Section 162 of the Internal Revenue Code allows current deductions for so-called ordinary and necessary business expenses. Section 162 expenses are essentially garden-variety expenses incurred in operating an up-and-running business, such as employee wages, rent, utilities, advertising, etc. Such expenses can generally be deducted in the year when they are paid or incurred for a pre-existing business. However, Section 162-type expenses incurred by a start-up operation cannot be deducted so quickly.
Start-up expenses, which fall under Section 195 of the Internal Revenue Code, are Section 162-type ordinary and necessary business expenses incurred before the active conduct of the business begins. Such expenses include those incurred in connection with:
More specific examples include:
The current version of Section 195 allows taxpayers to deduct and/or amortize business start-up expenditures: up to $5,000 of start-up expenses can be deducted in the year when active conduct of the business begins but not before that year. However, the $5,000 allowance is reduced dollar for dollar by the amount of cumulative start-up expenditures in excess of $50,000. Any start-up expenses that cannot be deducted in the year when the active conduct of business begins are capitalized and amortized over 180 months, starting with the month when the active conduct of business begins.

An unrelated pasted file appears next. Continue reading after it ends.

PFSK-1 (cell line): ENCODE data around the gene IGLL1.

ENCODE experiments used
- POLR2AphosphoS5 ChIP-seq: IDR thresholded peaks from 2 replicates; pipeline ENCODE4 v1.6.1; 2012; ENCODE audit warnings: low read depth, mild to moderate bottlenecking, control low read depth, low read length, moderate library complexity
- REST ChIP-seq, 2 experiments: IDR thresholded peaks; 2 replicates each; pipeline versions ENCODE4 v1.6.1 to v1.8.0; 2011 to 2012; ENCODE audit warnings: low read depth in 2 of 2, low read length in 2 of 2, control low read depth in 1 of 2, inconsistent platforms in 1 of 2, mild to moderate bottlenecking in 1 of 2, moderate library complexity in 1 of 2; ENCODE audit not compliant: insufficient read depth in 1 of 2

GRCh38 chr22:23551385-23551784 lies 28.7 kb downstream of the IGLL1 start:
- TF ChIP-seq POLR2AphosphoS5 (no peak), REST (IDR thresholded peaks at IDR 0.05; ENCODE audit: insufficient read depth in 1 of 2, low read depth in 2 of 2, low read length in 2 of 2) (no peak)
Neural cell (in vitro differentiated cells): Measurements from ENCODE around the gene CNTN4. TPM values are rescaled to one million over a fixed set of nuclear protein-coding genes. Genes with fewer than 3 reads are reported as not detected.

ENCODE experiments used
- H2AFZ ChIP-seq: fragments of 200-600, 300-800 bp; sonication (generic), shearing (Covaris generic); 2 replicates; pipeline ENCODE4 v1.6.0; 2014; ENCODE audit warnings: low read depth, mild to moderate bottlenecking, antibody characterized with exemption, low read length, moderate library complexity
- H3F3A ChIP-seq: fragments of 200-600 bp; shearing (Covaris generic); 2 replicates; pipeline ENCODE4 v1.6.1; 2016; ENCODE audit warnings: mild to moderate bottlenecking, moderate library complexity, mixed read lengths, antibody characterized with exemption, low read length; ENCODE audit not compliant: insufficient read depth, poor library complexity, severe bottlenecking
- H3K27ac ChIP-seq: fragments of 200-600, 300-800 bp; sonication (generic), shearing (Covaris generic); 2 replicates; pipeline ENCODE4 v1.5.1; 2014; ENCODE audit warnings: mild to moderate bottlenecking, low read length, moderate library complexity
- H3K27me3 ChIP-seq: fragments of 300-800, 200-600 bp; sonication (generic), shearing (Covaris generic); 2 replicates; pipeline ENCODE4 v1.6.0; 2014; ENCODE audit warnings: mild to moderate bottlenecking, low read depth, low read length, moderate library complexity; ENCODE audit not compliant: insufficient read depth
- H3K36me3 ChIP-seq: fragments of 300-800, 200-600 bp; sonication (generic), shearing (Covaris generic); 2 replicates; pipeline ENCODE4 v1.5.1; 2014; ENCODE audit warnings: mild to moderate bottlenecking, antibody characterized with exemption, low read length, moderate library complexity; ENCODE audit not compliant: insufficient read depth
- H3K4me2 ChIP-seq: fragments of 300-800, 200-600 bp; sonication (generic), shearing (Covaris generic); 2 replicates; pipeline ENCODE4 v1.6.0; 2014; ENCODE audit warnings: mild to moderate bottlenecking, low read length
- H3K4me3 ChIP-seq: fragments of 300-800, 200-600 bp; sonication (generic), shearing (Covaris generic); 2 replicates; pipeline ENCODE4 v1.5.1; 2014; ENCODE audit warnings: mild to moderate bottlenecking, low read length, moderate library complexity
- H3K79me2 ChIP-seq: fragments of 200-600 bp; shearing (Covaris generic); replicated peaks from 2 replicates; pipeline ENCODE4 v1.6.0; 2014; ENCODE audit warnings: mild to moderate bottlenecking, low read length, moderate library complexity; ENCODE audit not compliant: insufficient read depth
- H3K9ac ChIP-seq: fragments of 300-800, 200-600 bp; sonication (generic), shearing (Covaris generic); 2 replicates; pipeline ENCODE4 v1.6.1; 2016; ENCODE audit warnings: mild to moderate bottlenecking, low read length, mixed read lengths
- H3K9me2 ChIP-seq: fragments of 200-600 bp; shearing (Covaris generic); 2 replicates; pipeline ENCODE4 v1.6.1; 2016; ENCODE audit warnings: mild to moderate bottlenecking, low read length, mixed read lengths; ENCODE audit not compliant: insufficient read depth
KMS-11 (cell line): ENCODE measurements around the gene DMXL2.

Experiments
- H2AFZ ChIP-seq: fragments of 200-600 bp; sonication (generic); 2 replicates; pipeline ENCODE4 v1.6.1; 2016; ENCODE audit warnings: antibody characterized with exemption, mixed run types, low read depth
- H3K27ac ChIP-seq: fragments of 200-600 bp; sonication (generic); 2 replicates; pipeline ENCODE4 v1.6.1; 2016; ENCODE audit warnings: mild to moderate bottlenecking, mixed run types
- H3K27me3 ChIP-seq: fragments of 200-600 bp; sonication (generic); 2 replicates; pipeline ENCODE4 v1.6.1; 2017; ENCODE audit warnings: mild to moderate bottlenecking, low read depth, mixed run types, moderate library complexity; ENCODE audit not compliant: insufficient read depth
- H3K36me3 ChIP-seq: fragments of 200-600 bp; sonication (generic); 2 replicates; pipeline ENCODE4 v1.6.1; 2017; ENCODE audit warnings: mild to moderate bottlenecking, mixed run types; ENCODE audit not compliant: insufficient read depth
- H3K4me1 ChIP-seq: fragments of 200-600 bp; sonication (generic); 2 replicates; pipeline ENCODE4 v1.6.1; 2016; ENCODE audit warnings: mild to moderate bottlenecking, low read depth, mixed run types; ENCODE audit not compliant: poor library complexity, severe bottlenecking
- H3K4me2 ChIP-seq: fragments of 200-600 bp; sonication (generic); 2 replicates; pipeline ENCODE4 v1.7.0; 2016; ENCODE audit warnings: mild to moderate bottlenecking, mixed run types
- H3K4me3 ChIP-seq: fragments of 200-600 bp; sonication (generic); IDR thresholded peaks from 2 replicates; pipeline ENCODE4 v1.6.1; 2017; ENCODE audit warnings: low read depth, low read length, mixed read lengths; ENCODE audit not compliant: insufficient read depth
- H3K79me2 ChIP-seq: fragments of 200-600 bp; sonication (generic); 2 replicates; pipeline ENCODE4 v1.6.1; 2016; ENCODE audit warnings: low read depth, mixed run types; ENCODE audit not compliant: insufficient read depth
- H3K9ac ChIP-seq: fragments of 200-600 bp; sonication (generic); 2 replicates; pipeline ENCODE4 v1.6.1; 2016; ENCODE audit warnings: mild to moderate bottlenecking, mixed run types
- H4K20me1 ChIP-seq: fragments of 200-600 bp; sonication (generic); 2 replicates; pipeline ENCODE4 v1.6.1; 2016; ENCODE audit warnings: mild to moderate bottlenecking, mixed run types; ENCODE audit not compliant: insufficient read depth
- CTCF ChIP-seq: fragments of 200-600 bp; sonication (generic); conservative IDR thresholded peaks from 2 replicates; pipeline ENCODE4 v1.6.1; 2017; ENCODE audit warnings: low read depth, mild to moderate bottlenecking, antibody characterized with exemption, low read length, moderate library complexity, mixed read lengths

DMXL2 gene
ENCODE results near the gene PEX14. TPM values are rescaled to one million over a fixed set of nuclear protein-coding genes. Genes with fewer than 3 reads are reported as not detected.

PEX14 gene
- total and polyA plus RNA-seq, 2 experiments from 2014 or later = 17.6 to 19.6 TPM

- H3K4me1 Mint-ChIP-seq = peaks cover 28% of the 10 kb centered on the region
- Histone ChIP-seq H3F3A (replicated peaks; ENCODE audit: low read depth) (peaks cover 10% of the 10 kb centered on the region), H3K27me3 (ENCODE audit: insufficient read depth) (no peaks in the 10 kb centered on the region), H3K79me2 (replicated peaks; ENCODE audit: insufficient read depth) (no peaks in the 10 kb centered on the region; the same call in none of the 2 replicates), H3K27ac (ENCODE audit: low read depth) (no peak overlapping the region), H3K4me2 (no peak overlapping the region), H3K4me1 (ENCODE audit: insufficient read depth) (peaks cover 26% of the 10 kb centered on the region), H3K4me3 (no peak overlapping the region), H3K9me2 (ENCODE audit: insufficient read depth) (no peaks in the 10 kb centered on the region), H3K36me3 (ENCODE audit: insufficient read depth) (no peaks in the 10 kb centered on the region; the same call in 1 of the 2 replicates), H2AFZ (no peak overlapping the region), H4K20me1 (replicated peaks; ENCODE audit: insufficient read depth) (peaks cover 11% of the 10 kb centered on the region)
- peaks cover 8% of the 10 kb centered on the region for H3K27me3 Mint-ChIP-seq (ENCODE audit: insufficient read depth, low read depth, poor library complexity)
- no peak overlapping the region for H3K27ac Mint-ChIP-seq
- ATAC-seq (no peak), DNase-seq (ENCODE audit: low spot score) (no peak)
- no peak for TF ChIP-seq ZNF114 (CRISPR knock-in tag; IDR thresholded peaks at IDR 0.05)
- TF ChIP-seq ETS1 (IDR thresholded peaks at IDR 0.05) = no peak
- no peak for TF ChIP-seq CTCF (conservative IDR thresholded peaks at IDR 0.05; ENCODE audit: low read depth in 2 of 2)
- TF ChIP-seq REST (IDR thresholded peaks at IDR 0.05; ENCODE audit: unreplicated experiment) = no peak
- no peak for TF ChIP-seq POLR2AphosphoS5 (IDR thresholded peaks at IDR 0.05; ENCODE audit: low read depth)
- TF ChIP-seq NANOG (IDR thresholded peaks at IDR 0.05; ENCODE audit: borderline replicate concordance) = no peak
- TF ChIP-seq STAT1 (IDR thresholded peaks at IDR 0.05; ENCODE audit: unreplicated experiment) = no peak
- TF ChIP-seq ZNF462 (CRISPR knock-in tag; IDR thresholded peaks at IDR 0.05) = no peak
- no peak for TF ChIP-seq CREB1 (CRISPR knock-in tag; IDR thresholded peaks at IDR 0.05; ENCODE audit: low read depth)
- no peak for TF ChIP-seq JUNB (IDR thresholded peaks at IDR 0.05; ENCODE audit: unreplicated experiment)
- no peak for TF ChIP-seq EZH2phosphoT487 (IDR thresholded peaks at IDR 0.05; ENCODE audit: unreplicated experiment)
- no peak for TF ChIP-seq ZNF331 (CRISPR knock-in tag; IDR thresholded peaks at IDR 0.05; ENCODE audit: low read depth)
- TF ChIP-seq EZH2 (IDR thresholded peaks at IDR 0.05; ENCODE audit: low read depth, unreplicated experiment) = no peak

The key takeaway is that most expenses incurred before a business becomes active cannot be deducted or amortized until the year when the business does become active. In general, that means the year when the business begins earning revenue.
If the taxpayer files a return that mischaracterizes Section 195 start-up expenses as garden-variety Section 162 expenses and deducts them too soon, the taxpayer is using an impermissible tax accounting method for those expenses. Then, the taxpayer must make an accounting method change to correct the treatment of those expenses. That requires IRS permission and can be a difficult process. The same hassle applies if the taxpayer makes a wrong determination of the year when the active conduct of business begins and therefore deducts or amortizes Section 195 start-up expenses too soon.
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